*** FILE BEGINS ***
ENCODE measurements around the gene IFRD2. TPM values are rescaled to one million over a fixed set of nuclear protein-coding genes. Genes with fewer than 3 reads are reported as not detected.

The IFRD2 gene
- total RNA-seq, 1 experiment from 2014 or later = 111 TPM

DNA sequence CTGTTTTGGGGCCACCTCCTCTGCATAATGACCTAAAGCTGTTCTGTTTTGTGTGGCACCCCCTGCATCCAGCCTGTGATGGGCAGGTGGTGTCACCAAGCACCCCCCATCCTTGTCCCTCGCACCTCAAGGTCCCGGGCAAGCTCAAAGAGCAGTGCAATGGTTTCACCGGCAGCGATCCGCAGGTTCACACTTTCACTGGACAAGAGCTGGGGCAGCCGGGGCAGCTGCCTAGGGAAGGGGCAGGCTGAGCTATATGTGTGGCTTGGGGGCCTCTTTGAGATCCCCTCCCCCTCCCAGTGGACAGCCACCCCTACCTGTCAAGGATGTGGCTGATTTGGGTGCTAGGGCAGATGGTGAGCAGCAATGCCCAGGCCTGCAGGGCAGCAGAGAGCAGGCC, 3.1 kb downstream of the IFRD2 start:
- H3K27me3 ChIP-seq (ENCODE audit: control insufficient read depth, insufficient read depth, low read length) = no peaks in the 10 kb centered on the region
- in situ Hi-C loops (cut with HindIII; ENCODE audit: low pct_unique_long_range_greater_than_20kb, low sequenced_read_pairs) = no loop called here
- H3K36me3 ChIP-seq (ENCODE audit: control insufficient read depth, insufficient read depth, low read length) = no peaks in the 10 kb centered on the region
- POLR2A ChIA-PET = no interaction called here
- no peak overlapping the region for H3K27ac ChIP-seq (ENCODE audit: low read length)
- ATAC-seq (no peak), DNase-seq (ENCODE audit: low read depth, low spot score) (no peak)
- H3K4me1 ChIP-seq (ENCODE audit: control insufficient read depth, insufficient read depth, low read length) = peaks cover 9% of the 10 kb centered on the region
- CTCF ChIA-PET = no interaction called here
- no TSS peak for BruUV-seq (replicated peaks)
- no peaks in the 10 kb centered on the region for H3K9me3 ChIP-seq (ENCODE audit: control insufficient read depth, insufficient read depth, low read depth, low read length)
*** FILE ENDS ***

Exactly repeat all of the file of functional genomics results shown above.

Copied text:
ENCODE measurements around the gene IFRD2. TPM values are rescaled to one million over a fixed set of nuclear protein-coding genes. Genes with fewer than 3 reads are reported as not detected.

The IFRD2 gene
- total RNA-seq, 1 experiment from 2014 or later = 111 TPM

DNA sequence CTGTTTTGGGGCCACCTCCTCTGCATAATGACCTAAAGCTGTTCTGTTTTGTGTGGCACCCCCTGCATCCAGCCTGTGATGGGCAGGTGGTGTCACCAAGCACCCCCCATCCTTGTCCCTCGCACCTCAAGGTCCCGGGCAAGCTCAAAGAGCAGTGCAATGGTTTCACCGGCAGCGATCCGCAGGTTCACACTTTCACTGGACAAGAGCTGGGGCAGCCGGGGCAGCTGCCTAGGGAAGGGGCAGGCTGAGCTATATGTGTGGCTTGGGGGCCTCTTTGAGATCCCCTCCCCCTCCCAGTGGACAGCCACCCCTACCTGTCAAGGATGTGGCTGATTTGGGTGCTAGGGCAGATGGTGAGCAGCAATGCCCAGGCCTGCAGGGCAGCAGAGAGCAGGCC, 3.1 kb downstream of the IFRD2 start:
- H3K27me3 ChIP-seq (ENCODE audit: control insufficient read depth, insufficient read depth, low read length) = no peaks in the 10 kb centered on the region
- in situ Hi-C loops (cut with HindIII; ENCODE audit: low pct_unique_long_range_greater_than_20kb, low sequenced_read_pairs) = no loop called here
- H3K36me3 ChIP-seq (ENCODE audit: control insufficient read depth, insufficient read depth, low read length) = no peaks in the 10 kb centered on the region
- POLR2A ChIA-PET = no interaction called here
- no peak overlapping the region for H3K27ac ChIP-seq (ENCODE audit: low read length)
- ATAC-seq (no peak), DNase-seq (ENCODE audit: low read depth, low spot score) (no peak)
- H3K4me1 ChIP-seq (ENCODE audit: control insufficient read depth, insufficient read depth, low read length) = peaks cover 9% of the 10 kb centered on the region
- CTCF ChIA-PET = no interaction called here
- no TSS peak for BruUV-seq (replicated peaks)
- no peaks in the 10 kb centered on the region for H3K9me3 ChIP-seq (ENCODE audit: control insufficient read depth, insufficient read depth, low read depth, low read length)